The 1,000-year-old Kumano Kodo pilgrimage route is located in Wakayama Prefecture. It takes roughly eight days to travel more than 100 kilometers — approximately 148,000 steps — from Takijiri on the Nakahechi route to Mount Koya (Koya-san) along the Kohechi route. There are numerous inns accommodating pilgrims along the way, offering complicated breakfasts to get the ball rolling each morning, and satiating dinners at the end of each day. Photographers Craig Mod and Dan Rubin completed the Kumano Kodo route in April 2016 and are now in the process of publishing a book of photographs on their experiences. We asked them to give us a few thoughts on their trek.
How did the walk begin?
Mod: I began walking old Japanese paths with walking scholar John McBride three years ago. Dan and I had been trying to plan an adventure for years. Our schedules finally collided.
Was what you wanted to capture different from what you actually captured?
Mod: We went in with few expectations, nor knowing exactly how photogenic the walk would be. In a way, all the images were surprises, and every image was different than what we expected.
Rubin: As this was my first visit to Japan, I wasn’t entirely sure what to expect — the only stories I’d heard from friends (aside from Craig) were of the cities, so to experience the country in this way first allowed me to be completely open and just take it all in.
Why did you want to do the pilgrimage?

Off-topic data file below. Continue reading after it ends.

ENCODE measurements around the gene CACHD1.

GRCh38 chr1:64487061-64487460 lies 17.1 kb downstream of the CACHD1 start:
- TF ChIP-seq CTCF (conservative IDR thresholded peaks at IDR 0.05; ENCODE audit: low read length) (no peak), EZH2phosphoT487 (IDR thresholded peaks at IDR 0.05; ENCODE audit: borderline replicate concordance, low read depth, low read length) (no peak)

Mod: Pilgrimage walks have become sneaky ways for me to invite writers, artists and photographers from around the world to hang out in Japan. Dan and I have been trying to find a good excuse to make a book for years. This seemed like a great one.
Rubin: I’ve enjoyed walks and hikes since I was very young — through Florida swamps with my parents, overnight treks while in Boy Scouts or just wandering to clear my head. Having grown up at sea level (near Miami), the idea of hiking through mountains was extra-exciting.
Why are walks and going on pilgrimages important to you?
Mod: They’ve helped solidify my reason for living in Japan. I’ve been here for nearly 15 years; I speak the language. These pilgrimages are direct historical lines back 1,000 years. It’s a privilege and honor to be able to walk them. It’s also a privilege to connect with all those we met along the way, to hear their stories and share our own.
Rubin: I’m one of those people who needs to move in order for my brain to properly function — a kinetic thinker, of sorts. Movement of any sort — running, swimming, walking — has always held an important place in my life. After this experience, I’ll definitely take more long walks with good companions.
What memories have lingered of the walk since you have left?
Mod: An old monk was walking his dog a few kilometers away from Koya-san. He helped us find a path we’d missed. I’d like to take his dog for a walk some day.
Rubin: The older couple who hosted us one night, squeezing three grown men into the tiny Yunomine Onsen; light rain drifting through the dense forests; ancient trees towering over the cemetery at Koya-san. It’s difficult to choose one, but if I must: Waking up just before sunrise the morning after the first day to a valley filled with mist, the layers of mountains quietly receding into the distance.
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